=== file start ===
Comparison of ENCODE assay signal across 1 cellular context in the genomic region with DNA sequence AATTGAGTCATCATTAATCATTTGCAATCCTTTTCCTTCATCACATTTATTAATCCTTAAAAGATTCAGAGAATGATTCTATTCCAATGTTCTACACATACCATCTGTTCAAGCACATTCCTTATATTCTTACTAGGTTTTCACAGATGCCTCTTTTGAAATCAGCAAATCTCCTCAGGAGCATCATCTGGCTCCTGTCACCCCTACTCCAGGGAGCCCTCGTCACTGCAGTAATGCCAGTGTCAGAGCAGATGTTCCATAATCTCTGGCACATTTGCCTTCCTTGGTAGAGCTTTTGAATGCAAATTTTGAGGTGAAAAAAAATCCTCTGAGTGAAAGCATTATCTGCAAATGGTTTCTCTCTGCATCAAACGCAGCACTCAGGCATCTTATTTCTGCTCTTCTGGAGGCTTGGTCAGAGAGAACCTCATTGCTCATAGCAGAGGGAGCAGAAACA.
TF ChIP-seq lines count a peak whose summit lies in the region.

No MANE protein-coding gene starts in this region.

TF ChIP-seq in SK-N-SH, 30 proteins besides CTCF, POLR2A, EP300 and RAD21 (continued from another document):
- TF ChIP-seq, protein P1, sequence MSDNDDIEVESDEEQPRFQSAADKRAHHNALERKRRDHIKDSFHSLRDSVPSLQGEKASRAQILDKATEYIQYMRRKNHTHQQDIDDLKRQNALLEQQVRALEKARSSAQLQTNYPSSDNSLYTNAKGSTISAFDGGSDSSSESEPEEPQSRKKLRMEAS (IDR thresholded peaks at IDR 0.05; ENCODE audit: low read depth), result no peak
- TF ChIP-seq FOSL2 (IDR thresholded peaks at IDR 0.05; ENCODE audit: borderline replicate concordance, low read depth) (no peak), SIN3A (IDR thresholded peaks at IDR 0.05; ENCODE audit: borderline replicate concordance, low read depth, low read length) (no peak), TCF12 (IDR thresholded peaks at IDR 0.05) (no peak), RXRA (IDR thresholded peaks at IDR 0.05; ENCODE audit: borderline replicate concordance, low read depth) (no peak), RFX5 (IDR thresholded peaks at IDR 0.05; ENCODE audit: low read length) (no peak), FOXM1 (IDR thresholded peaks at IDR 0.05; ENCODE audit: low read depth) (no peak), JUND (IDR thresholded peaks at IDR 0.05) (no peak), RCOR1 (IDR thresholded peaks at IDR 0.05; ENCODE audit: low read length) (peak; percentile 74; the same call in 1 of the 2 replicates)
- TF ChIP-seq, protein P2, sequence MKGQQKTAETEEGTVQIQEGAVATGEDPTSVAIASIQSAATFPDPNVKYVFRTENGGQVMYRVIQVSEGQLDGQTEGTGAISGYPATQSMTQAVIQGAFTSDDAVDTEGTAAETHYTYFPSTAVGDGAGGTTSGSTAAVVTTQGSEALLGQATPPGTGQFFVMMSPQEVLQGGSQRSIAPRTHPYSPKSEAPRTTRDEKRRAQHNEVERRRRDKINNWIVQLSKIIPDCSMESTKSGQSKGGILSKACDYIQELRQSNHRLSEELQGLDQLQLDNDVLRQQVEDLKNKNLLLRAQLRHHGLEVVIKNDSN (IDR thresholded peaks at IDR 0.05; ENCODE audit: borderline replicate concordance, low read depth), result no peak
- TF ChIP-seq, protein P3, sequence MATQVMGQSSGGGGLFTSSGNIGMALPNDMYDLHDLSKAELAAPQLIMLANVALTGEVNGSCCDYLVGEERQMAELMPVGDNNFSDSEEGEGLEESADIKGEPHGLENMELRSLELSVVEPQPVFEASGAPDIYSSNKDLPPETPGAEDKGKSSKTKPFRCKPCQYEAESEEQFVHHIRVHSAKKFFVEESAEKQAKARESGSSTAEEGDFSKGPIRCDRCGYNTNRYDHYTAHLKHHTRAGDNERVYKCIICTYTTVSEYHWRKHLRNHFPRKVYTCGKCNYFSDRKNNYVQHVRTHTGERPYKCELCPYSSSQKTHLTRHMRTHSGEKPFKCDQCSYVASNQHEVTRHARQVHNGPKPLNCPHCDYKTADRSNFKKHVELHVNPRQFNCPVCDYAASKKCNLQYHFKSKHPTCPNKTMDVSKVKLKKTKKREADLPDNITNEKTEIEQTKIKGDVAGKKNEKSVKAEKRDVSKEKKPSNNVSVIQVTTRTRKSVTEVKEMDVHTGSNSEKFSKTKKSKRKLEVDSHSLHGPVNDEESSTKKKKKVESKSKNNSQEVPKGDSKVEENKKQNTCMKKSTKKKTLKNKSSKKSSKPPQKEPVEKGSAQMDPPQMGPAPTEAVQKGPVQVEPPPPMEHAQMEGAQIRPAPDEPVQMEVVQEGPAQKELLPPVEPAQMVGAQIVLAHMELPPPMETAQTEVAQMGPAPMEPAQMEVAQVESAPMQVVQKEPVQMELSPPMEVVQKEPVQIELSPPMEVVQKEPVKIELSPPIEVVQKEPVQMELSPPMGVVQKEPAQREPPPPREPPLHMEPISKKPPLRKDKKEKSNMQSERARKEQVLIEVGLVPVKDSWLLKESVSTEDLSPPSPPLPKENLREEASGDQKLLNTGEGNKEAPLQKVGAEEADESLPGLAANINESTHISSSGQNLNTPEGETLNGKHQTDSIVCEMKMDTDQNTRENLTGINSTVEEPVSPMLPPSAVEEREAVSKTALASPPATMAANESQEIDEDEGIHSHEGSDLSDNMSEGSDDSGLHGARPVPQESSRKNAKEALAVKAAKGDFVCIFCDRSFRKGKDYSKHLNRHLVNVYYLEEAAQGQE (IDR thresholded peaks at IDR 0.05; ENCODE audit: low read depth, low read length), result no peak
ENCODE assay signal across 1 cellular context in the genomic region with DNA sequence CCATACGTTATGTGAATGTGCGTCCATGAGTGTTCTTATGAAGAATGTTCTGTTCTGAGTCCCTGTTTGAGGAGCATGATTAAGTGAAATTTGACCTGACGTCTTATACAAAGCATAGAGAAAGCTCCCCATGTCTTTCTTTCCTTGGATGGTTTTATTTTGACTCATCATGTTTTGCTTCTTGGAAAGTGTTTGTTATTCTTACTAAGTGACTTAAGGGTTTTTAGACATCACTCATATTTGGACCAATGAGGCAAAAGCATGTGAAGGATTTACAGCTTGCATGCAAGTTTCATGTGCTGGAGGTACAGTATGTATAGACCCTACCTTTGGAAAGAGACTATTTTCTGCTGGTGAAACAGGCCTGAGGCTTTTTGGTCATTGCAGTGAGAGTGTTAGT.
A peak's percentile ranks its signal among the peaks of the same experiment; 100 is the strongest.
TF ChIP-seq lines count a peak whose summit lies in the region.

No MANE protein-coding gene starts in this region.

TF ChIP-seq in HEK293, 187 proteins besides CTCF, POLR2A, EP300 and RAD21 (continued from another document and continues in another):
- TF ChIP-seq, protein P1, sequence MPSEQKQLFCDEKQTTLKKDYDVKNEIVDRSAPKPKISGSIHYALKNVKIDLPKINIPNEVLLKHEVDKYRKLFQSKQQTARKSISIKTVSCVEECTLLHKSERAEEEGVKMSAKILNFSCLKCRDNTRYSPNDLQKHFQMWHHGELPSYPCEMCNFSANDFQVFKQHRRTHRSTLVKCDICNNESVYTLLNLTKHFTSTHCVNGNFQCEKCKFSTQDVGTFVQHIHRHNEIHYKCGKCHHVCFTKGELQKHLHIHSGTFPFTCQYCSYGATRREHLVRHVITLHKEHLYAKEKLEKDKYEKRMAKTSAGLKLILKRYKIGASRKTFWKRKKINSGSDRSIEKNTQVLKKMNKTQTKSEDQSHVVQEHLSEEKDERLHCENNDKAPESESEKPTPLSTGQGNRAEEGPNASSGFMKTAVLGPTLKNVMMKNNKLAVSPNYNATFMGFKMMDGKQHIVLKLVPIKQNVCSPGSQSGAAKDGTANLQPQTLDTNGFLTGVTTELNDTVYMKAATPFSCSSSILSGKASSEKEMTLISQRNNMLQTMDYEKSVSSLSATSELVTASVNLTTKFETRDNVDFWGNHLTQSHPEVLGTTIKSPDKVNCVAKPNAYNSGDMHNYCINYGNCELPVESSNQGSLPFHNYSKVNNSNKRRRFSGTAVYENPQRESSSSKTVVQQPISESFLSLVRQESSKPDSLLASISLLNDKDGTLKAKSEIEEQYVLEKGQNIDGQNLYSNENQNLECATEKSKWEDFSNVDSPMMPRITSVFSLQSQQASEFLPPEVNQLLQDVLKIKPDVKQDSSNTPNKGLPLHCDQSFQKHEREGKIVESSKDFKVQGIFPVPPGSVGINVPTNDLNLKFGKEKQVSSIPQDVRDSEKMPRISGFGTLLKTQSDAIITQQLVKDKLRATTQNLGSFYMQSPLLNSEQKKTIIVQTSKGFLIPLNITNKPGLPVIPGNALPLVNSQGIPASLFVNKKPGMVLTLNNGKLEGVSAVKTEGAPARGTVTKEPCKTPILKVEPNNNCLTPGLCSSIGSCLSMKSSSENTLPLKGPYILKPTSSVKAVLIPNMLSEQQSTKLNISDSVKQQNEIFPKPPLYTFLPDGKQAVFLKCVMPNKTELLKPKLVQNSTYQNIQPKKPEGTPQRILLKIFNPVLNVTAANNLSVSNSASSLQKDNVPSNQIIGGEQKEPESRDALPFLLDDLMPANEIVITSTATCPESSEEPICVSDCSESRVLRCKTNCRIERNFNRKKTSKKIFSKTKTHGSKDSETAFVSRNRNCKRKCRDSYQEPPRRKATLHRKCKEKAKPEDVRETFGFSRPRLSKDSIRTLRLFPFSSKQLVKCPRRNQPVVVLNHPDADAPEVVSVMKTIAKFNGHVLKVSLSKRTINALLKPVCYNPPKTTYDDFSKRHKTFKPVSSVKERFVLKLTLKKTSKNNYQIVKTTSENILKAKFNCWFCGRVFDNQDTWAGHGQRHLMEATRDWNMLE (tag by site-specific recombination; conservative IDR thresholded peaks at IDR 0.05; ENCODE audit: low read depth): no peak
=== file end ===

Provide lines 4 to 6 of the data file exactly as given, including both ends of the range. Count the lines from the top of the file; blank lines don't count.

TF ChIP-seq in SK-N-SH, 30 proteins besides CTCF, POLR2A, EP300 and RAD21 (continued from another document):
- TF ChIP-seq, protein P1, sequence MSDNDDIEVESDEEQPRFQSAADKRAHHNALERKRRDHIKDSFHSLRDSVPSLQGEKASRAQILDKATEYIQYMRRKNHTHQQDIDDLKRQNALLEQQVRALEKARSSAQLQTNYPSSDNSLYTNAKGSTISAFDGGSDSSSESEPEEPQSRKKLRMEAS (IDR thresholded peaks at IDR 0.05; ENCODE audit: low read depth), result no peak
- TF ChIP-seq FOSL2 (IDR thresholded peaks at IDR 0.05; ENCODE audit: borderline replicate concordance, low read depth) (no peak), SIN3A (IDR thresholded peaks at IDR 0.05; ENCODE audit: borderline replicate concordance, low read depth, low read length) (no peak), TCF12 (IDR thresholded peaks at IDR 0.05) (no peak), RXRA (IDR thresholded peaks at IDR 0.05; ENCODE audit: borderline replicate concordance, low read depth) (no peak), RFX5 (IDR thresholded peaks at IDR 0.05; ENCODE audit: low read length) (no peak), FOXM1 (IDR thresholded peaks at IDR 0.05; ENCODE audit: low read depth) (no peak), JUND (IDR thresholded peaks at IDR 0.05) (no peak), RCOR1 (IDR thresholded peaks at IDR 0.05; ENCODE audit: low read length) (peak; percentile 74; the same call in 1 of the 2 replicates)